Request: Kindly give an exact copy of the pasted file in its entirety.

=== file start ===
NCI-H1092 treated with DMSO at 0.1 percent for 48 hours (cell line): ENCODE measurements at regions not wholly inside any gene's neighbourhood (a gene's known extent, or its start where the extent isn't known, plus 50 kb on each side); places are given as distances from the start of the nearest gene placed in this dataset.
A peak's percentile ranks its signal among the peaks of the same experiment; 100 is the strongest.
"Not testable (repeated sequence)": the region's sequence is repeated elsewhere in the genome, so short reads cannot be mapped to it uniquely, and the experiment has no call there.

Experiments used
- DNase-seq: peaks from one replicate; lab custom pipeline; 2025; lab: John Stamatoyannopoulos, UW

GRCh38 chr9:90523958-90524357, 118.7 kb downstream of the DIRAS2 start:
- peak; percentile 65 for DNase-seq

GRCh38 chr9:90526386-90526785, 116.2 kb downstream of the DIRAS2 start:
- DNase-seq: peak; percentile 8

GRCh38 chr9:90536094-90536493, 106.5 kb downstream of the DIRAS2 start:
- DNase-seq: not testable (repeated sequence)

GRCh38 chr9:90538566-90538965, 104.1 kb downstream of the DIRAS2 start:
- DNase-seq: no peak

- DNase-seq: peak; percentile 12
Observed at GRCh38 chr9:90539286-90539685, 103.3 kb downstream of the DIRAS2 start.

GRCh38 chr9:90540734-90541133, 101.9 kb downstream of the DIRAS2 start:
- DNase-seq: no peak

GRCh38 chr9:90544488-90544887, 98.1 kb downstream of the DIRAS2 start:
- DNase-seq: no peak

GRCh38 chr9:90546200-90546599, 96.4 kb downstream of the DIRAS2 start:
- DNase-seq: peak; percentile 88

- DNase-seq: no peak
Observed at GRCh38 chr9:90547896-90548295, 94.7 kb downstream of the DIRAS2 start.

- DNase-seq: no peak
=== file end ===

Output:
NCI-H1092 treated with DMSO at 0.1 percent for 48 hours (cell line): ENCODE measurements at regions not wholly inside any gene's neighbourhood (a gene's known extent, or its start where the extent isn't known, plus 50 kb on each side); places are given as distances from the start of the nearest gene placed in this dataset.
A peak's percentile ranks its signal among the peaks of the same experiment; 100 is the strongest.
"Not testable (repeated sequence)": the region's sequence is repeated elsewhere in the genome, so short reads cannot be mapped to it uniquely, and the experiment has no call there.

Experiments used
- DNase-seq: peaks from one replicate; lab custom pipeline; 2025; lab: John Stamatoyannopoulos, UW

GRCh38 chr9:90523958-90524357, 118.7 kb downstream of the DIRAS2 start:
- peak; percentile 65 for DNase-seq

GRCh38 chr9:90526386-90526785, 116.2 kb downstream of the DIRAS2 start:
- DNase-seq: peak; percentile 8

GRCh38 chr9:90536094-90536493, 106.5 kb downstream of the DIRAS2 start:
- DNase-seq: not testable (repeated sequence)

GRCh38 chr9:90538566-90538965, 104.1 kb downstream of the DIRAS2 start:
- DNase-seq: no peak

- DNase-seq: peak; percentile 12
Observed at GRCh38 chr9:90539286-90539685, 103.3 kb downstream of the DIRAS2 start.

GRCh38 chr9:90540734-90541133, 101.9 kb downstream of the DIRAS2 start:
- DNase-seq: no peak

GRCh38 chr9:90544488-90544887, 98.1 kb downstream of the DIRAS2 start:
- DNase-seq: no peak

GRCh38 chr9:90546200-90546599, 96.4 kb downstream of the DIRAS2 start:
- DNase-seq: peak; percentile 88

- DNase-seq: no peak
Observed at GRCh38 chr9:90547896-90548295, 94.7 kb downstream of the DIRAS2 start.

- DNase-seq: no peak